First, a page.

Eric Adams hit rival mayoral candidate Andrew Yang over what Adams deemed Yang’s “hypocrisy” regarding the desirability of an endorsement from outgoing Mayor Bill de Blasio, but Adams himself appears to have taken an inconsistent position on the issue as well.
The latest tussle in a mayoral race that has suddenly turned testy began Tuesday, as Adams and Yang, two of the frontrunning candidates, exchanged barbs at separate campaign events.
“Why is he still in this race?” Adams, the Brooklyn borough president and former state senator, said when asked about Yang, an entrepreneur who has never held public office. “I think that’s he’s a joke, and it’s not funny anymore.”
Shortly afterward, Yang, at his own campaign event, criticized Adams over reports in Politico and The Atlantic that de Blasio, who has not made an endorsement in the race, had been quietly trying to build support for Adams. Yang blamed de Blasio for what Yang deemed irresponsible spending of federal stimulus money that will leave the next mayor with budgetary woes, then said, “You know who’s not going to breathe a word about it? Eric Adams. You know why? Because Eric Adams knows that Mayor de Blasio is making calls for him right now.”
But at a mayoral debate the next night, when participants were asked, “How many of you would like to have Mayor de Blasio’s endorsement?” Yang was the only one of eight candidates to raise his hand. Yang was also the only one to raise his hand when the candidates were asked, “How many of you would like to have Governor Cuomo’s endorsement?”
Yang was criticized by Adams and Kathryn Garcia, another leading candidate, who were asked by a Hamodia reporter following the debate about Yang’s saying he’d want de Blasio’s endorsement after mocking Adams for getting support from the mayor.
“He’s very flexible on that,” said Garcia. “He seems to want everyone’s endorsement regardless of whether or not he’s in line with their policies.”
“It’s called hypocrisy,” said Adams. “We see it over and over in this election, over and over again, depending upon what room he’s in, or where he’s located, he says different things. He goes from, ‘It’s bad for Eric to have support from certain individuals,’ and then as soon as I leave the room, I see him walking in the room asking for support. And so, that level of hypocrisy, I just don’t believe he understands New Yorkers … It was amazing to hear him say, ‘Eric, the mayor likes Eric, but let me now say I want the mayor’s endorsement.’ I mean, what do you say after that?”
Asked to explain Yang’s apparent contradiction, Yang co-campaign manager Chris Coffey said to Hamodia, “We’ll take anyone’s endorsement. But it’s time for a change, not a handpicked successor.”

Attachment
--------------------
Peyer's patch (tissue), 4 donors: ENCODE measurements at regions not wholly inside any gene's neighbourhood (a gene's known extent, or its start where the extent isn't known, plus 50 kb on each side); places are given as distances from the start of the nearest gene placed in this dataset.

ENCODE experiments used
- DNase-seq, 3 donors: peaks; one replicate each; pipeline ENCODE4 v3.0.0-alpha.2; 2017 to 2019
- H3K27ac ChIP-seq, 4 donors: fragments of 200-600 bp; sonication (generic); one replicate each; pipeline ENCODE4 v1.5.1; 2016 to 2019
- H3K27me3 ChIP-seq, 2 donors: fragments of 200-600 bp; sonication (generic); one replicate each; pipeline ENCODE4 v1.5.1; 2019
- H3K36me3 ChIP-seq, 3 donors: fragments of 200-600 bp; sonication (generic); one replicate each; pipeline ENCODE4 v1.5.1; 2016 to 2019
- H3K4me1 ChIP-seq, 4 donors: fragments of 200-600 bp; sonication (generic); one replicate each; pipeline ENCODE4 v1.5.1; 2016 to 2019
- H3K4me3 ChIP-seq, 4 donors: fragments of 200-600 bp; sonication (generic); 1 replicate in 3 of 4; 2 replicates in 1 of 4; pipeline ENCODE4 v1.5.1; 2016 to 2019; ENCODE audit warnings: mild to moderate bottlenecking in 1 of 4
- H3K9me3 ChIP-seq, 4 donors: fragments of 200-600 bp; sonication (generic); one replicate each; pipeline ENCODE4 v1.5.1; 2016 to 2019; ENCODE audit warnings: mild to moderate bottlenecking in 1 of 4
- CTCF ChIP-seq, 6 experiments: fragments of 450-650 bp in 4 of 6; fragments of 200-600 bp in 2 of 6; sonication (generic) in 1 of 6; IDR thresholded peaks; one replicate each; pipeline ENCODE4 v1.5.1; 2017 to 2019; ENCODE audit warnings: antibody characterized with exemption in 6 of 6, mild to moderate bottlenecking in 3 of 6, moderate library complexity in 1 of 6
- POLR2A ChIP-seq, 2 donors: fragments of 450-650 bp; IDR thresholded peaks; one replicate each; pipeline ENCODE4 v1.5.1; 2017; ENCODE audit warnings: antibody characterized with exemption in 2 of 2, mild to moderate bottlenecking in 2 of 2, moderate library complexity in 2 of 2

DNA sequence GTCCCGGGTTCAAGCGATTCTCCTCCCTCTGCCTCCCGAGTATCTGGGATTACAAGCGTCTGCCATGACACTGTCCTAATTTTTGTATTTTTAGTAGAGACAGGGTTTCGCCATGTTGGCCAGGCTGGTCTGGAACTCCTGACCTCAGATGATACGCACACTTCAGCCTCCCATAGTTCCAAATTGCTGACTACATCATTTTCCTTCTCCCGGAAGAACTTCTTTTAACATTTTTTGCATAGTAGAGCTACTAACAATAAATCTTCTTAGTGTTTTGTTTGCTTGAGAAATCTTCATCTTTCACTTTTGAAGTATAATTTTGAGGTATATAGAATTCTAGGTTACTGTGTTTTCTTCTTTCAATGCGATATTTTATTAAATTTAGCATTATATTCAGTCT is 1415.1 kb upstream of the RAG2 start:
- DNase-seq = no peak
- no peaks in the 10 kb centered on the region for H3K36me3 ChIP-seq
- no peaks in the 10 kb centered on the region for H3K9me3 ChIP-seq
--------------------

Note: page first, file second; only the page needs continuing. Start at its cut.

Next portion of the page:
Coffey also tweeted that Yang “disagrees with [de Blasio] left and right” and “thinks we need change,” but “isn’t in the habit of refusing hypothetical endorsements.”
Then, the morning after the debate in which he’d said he would like to have de Blasio’s endorsement, Yang held a press conference outside the Park Slope YMCA. This was widely seen as Yang’s attempt to symbolically troll de Blasio, who has been known (and mocked) for going there from Manhattan to work out every morning, prior to the start of the COVID pandemic. (The appearance did not go well — Yang had to leave the location after being heckled by progressive protestors, whose chants included, “No more cops!”)
De Blasio, speaking on WNYC Friday, told host Brian Lehrer, “It’s fair to say [Yang is] incoherent to put those two things together in less than 24 hours.”
But Adams, who criticized Yang’s “hypocrisy,” appears to have also taken a contradictory stance by not raising his hand at the debate when candidates were asked if they wanted de Blasio’s and Cuomo’s endorsements.
In a recent Mishpacha interview, in response to a question if he would “accept Gov. Cuomo’s endorsement or campaign with him if nominated,” Adams hadreplied, “I want the support of every New Yorker, and that includes the governor.” And a Gotham Gazette report of a mayoral Zoom forum held last October (before Yang was in the race) said, “All [candidates] but Adams and [Maya] Wiley said they wouldn’t seek or accept the mayor’s endorsement.”
Asked at a campaign event Friday to explain the apparent contradiction, Adams said, “I don’t want to lose my election … by one vote. Whoever wants to vote for me, vote for me,” but that he is “troubled by the allegations” against Cuomo and that “I’m not actively going after [the governor] “saying ‘Cuomo would you endorse me?’ I don’t need that. I need the people of the city.”
“I want the people of this city to vote for me,” Adams said. “That is my focus. Not the governor, not the mayor.”